Women and girls belonging to Iraq's minority Yazidi group have been left deeply traumatized after encounters with "Islamic State" jihadis, according to an Amnesty report. The victims are in desperate need of support.
A report released Tuesday by London-based, human rights group Amnesty International said "torture, including rape and other forms of sexual violence, suffered by women and girls from Iraq's Yazidi minority who were abducted by the armed group calling itself the Islamic State (IS) highlights the savagery of IS rule," Amnesty said Tuesday at a briefing.
The report titled Escape from Hell tells the story of 42 women and girls were taken by Sunni IS militants, forcibly married or sold as sex slaves or given as gifts to fighters or supporters of the jihadis and who had managed to escape.
"Hundreds of Yazidi women and girls have had their lives shattered by the horrors of sexual violence and sexual slavery in IS captivity," said Donatella Rovera, Amnesty International's Senior Crisis Response Advisor, who spoke with the former captives in northern Iraq.
"Many of those held as sexual slaves are children - girls aged 14, 15 or even younger," Rovera added.
According to the report, up to 300 of the women and children abducted by IS had so far been able to escape but that the majority of the thousands of Yazidi men, women and children taken captive over the summer were still being held.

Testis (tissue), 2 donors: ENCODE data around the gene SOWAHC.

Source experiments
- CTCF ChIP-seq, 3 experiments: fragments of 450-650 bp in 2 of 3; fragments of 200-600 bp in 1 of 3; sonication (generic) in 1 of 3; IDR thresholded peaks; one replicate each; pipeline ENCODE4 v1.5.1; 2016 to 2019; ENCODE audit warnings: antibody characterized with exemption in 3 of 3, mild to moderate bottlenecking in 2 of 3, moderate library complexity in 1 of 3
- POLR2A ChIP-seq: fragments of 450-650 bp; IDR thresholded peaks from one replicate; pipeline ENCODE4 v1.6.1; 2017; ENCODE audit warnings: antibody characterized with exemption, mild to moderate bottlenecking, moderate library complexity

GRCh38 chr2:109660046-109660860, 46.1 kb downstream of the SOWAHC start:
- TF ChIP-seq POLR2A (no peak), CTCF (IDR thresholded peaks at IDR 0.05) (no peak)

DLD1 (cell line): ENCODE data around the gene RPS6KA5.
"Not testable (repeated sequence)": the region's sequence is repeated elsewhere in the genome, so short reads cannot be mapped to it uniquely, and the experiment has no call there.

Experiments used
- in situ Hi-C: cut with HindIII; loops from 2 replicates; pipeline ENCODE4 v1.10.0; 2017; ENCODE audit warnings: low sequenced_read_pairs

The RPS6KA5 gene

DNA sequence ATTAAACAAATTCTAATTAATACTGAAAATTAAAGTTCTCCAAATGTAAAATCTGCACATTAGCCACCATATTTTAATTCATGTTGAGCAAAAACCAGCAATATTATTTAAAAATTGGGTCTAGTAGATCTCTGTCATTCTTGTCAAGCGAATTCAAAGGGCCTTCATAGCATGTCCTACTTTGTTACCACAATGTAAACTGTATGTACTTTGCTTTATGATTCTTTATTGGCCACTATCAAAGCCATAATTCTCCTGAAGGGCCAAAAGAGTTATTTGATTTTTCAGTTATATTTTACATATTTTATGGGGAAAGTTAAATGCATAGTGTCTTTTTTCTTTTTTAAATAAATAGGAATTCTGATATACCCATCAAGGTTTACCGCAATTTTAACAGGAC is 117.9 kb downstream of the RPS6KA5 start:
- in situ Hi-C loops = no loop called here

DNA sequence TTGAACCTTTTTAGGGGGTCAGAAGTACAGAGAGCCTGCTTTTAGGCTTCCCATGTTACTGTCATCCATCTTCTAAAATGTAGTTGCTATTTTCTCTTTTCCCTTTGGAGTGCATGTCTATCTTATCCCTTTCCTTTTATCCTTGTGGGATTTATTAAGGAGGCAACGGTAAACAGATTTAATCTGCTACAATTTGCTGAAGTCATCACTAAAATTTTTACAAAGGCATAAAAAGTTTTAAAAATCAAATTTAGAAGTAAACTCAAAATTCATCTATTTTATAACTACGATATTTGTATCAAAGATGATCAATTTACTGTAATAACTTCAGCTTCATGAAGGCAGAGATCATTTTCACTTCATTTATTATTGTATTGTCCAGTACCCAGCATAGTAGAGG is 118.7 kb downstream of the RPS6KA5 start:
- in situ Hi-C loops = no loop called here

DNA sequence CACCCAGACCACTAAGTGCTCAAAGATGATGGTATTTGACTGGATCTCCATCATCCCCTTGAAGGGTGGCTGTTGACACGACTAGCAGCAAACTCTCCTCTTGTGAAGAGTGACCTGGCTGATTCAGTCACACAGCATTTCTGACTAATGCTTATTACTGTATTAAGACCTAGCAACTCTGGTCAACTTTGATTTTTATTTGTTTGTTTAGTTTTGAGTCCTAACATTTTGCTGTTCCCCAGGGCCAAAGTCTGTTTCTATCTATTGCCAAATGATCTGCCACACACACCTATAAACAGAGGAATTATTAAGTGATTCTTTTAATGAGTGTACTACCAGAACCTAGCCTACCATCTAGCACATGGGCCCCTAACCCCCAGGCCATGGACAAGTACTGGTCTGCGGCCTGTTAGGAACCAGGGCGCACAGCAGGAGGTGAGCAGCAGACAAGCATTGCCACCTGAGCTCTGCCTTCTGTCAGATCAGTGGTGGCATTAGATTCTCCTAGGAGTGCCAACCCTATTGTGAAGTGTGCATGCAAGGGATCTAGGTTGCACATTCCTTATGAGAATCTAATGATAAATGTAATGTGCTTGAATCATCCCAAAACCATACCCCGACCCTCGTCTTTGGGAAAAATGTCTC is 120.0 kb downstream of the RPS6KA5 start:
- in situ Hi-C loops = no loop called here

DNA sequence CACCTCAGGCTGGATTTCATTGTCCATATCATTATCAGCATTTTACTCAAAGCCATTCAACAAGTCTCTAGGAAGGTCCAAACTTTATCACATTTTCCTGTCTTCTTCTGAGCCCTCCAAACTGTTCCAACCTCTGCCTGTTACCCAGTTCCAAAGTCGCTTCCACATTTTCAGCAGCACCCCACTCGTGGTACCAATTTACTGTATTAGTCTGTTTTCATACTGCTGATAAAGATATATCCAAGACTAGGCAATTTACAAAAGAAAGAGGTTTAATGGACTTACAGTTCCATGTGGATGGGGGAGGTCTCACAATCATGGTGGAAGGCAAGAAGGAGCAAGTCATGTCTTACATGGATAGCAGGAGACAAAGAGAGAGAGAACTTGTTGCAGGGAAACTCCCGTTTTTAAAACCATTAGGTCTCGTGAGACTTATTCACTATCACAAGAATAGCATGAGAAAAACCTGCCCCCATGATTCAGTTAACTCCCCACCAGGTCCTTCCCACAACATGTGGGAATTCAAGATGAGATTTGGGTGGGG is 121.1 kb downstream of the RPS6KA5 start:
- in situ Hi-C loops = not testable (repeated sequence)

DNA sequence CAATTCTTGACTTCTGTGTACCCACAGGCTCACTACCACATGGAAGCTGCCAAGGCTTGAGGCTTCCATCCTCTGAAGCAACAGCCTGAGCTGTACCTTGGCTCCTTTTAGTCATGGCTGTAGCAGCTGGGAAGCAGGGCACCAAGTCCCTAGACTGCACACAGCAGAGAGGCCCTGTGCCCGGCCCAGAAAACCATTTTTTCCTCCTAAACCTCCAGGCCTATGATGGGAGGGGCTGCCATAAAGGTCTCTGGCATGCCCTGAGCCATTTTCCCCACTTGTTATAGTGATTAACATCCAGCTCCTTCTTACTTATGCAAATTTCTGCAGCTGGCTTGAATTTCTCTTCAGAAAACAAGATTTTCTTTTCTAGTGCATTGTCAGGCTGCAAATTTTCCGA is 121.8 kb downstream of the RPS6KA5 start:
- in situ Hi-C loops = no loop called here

The rights group said that some of the abuses inflicted upon the Yazidi, including rape as a weapon in attacks and forced conversion to Islam, constituted war crimes and crimes against humanity. The ethnic group follows a form of religion which includes elements from Christianity, Judaism and Islam and is thus viewed by the ultra-conservative Sunni-Wahhabi IS militants as sub-human devil worshipers.
"The physical and psychological toll of the horrifying sexual violence these women have endured is catastrophic. Many of them have been tortured and treated as chattel. Even those who have managed to escape remain deeply traumatized," said Rovera.
Amnesty said many of the survivors of sexual violence perpetrated by the IS were not receiving the full help and support they needed.
More medical attention needed
Germany's Development Minister Gerd Müller this week said Berlin was looking to set up a crisis centre for women who were abused by Islamic State militants. The program, however, would only be able to serve 100 people.
Since August, a US-led coalition has been carrying out airstrikes against the IS, which controls a large territory in Iraq and Syria that it calls a caliphate.
On Monday, fighting between Islamic State militants and the Iraqi Army around Baquba, 60 kilometers north of Baghdad, left at least 33 people dead. The jihadist attacked government forces in several sites, an Iraqi security office told dpa.
sb/jm (dpa, AFP, AP)